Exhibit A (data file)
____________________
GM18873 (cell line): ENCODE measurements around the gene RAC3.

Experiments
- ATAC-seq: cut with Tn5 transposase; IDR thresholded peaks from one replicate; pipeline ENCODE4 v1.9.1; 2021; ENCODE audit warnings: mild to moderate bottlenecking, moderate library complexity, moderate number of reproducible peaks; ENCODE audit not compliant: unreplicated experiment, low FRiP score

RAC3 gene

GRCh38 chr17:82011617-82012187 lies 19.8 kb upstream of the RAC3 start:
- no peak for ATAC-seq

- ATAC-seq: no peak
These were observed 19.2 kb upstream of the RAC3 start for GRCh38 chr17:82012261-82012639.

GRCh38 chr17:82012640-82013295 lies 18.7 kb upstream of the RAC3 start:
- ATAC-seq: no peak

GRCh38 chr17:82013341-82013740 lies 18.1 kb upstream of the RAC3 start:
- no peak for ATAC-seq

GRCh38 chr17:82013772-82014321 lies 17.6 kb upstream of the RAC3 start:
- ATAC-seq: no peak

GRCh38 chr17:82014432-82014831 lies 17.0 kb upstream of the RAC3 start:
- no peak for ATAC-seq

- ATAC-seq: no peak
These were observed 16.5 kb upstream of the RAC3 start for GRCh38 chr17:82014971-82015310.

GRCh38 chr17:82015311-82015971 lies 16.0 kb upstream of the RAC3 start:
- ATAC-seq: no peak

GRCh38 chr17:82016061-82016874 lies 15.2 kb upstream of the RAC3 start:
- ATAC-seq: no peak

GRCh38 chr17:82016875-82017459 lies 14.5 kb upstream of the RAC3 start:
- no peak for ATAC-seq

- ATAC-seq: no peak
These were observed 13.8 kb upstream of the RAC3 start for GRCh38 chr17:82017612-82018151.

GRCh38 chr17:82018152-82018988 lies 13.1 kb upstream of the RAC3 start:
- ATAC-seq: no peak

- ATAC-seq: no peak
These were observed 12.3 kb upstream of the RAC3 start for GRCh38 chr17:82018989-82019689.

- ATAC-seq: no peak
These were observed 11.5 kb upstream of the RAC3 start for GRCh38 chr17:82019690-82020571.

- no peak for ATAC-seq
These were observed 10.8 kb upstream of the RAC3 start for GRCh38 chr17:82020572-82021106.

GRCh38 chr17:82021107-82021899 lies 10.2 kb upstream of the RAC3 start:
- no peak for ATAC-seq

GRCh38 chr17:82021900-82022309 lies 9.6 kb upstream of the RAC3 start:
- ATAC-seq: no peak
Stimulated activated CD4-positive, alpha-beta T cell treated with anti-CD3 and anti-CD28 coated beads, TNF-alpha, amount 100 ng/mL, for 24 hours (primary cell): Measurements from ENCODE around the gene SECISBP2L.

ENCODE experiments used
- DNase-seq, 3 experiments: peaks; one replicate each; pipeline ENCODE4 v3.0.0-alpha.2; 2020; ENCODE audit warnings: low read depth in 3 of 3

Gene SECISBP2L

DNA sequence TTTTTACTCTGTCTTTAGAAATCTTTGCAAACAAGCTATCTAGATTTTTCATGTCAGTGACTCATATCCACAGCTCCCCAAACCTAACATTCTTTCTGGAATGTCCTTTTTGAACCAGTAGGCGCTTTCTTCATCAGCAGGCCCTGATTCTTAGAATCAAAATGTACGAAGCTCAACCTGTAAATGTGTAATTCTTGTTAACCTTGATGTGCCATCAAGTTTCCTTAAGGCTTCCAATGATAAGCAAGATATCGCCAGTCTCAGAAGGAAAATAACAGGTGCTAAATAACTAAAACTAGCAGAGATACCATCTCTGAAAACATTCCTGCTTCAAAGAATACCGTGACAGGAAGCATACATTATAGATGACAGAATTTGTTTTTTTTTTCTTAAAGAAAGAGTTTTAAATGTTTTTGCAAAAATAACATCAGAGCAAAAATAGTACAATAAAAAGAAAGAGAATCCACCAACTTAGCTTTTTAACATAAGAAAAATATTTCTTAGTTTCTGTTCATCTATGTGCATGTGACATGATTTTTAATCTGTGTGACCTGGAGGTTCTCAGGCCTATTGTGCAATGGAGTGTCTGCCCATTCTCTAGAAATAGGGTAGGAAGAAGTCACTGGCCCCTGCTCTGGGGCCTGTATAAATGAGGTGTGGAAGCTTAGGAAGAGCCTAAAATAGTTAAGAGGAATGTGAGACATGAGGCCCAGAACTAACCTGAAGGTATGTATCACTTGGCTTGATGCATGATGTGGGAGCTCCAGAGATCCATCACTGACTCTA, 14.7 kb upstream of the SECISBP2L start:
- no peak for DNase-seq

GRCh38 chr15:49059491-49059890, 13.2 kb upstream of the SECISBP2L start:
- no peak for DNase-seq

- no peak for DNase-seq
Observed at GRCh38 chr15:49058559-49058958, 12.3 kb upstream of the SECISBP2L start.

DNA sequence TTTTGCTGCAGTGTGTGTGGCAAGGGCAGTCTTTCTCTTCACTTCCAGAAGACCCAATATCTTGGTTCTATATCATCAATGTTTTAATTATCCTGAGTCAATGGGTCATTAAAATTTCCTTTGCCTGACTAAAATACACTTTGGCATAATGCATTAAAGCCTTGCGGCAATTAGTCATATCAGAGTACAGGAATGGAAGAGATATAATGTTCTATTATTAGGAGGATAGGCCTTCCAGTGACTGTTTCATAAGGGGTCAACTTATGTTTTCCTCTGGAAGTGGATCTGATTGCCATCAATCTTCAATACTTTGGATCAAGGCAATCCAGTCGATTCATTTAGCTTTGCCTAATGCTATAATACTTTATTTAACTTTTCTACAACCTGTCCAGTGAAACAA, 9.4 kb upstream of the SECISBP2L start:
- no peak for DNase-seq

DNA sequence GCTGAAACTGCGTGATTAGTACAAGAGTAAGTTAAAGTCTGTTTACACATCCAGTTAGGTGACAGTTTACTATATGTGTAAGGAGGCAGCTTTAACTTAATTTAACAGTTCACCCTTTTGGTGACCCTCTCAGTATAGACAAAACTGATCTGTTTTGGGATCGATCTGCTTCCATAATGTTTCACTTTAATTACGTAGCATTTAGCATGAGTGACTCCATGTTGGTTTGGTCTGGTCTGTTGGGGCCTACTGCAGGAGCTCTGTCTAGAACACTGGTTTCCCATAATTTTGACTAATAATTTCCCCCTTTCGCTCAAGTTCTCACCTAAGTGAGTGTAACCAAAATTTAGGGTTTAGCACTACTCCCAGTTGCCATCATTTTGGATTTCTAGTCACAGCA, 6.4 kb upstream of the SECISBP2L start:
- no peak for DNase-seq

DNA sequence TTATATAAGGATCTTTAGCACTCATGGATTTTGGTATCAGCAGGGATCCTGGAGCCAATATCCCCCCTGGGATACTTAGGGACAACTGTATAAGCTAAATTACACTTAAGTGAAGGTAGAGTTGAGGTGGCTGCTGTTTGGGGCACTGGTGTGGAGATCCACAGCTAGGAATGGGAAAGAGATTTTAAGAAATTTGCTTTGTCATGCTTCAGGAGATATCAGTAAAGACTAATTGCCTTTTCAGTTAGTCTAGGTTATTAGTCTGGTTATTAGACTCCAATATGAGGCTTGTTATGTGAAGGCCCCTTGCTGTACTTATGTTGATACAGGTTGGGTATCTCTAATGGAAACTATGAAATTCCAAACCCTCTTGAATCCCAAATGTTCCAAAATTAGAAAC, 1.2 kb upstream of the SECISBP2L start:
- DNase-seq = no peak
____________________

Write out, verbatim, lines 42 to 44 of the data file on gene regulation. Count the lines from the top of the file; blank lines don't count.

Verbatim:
Gene SECISBP2L

DNA sequence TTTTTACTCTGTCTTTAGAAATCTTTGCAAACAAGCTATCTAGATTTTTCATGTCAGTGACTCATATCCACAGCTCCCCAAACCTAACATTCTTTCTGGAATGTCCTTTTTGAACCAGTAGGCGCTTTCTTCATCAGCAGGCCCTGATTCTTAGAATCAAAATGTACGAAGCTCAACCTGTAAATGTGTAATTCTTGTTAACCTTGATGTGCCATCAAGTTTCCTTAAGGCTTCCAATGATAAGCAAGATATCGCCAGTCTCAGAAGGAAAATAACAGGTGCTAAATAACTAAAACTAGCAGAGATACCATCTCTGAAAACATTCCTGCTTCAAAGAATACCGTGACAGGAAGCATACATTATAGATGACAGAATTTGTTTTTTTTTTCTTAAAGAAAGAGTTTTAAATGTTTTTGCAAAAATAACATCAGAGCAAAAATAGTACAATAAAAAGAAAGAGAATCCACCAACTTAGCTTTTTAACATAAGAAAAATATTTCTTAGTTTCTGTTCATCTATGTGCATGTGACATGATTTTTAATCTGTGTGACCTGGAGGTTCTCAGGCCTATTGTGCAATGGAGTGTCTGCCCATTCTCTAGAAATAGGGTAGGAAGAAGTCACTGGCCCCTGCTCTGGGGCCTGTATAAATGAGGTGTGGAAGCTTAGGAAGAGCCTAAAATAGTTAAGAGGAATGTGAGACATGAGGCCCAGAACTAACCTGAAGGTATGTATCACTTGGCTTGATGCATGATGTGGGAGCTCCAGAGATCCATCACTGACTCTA, 14.7 kb upstream of the SECISBP2L start:
- no peak for DNase-seq